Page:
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Bend activist holds second annual THIRST event for artists to support humanitarian aid at the border

BEND, Ore. (KTVZ) -- Over 70 artists will raise money for nonprofits supporting border humanitarian aid efforts in the second annual virtual THIRST: Artists for Humanitarian Aid sale taking place from July-2-9.

The virtual event will benefit No More Deaths/No Más Muertes and The Florence Immigrant and Refugee Rights Project, two organizations geared toward ending suffering and death in the US/Mexico borderlands. The event will feature 10 Oregon-based artists. Six of these artists live in Central Oregon.

“This project is based in humanity and mutual aid.” said THIRST Director and Bend attorney/advocate Cassandra Kehoe. “What is happening at our borders is deeply unconscionable. Artists are banding together to make a difference and support humanitarian efforts in our borderlands - including water drops in the desert and providing legal representation to asylum-seekers in detention facilities."

Artists from across the United States, as well as Mexico, Canada, England and the United Arab Emirates, have contributed pieces to the event, including local artist June Park (they/their), who is a Patricia Clark Artist in Residence at the Scalehouse Gallery in Bend.

The THIRST Virtual Shop opened on Saturday, July 2, and artwork listings will be found on the event’s website, Items for sale include paintings, ceramics, prints, metalwork, glass and jewelry.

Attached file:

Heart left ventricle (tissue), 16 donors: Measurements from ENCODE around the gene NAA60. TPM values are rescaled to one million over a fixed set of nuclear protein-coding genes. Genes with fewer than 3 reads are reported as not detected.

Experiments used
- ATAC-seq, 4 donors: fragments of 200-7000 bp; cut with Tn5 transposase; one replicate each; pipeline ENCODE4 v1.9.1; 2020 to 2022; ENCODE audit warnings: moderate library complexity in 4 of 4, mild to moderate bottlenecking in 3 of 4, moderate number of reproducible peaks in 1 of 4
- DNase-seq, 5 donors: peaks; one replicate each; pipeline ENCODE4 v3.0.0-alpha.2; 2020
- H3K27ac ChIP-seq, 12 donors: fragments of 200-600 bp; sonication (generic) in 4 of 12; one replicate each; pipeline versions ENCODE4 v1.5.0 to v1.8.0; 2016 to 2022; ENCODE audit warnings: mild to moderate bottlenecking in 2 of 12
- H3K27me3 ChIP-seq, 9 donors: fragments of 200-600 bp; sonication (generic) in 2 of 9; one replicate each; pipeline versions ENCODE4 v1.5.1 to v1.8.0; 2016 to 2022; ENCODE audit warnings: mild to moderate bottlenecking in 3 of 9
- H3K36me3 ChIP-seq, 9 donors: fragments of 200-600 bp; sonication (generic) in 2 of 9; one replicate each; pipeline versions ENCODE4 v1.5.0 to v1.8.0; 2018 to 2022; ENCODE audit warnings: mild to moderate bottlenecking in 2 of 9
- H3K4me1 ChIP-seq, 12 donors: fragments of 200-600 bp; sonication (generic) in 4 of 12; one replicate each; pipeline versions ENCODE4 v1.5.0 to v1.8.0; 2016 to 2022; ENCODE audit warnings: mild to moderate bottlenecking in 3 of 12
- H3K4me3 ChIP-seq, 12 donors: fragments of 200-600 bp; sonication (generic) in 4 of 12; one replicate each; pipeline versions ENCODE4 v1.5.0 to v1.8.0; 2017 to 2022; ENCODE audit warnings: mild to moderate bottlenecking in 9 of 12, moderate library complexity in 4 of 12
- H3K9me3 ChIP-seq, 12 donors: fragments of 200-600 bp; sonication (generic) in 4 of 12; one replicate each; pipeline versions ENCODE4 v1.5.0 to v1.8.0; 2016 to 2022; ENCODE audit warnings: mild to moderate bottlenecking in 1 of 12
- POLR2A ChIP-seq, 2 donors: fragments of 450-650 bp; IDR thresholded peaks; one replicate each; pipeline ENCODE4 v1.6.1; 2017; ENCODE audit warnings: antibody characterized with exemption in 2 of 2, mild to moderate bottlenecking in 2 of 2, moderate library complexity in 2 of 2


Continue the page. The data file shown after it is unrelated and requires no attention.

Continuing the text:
In 2021, the event raised over $11,000 for nonprofits No More Deaths/No Más Muertes and Casa Alitas.
Each artist has set the price for their artwork and decides what percentage they will donate to the humanitarian aid organizations. Most are donating at least 70% percent of the proceeds to the nonprofits.

“I became interested in participating in THRST 2022 because I am passionate about creating positive social and environmental change; I believe artists -- particularly organized groups of artists -- are very
capable of creating this change,” said Tucson-based artist Maria Renée, who has spent much of her life
near the border in both Arizona and Sonora. “I am horrified by the ongoing humanitarian crisis at the

Kehoe, who also serves as a commissioner on the City of Bend’s Human Rights and Equity Commission, envisions that the art event will not only provide monetary support to organizations on the front line of the border crisis, but will also help to raise continued awareness.

“The recent horrific human tragedy of 51 migrants found dead in a semi truck in Texas depicts the struggle: the desperation for asylum and the need to end the cruel implementation of Title 42,” Kehoe said. “We need to wholly overhaul our border policies. This humble project is looking to make a little bit of a difference in the struggle.”

Event Website:

Article Topic Follows: Arts

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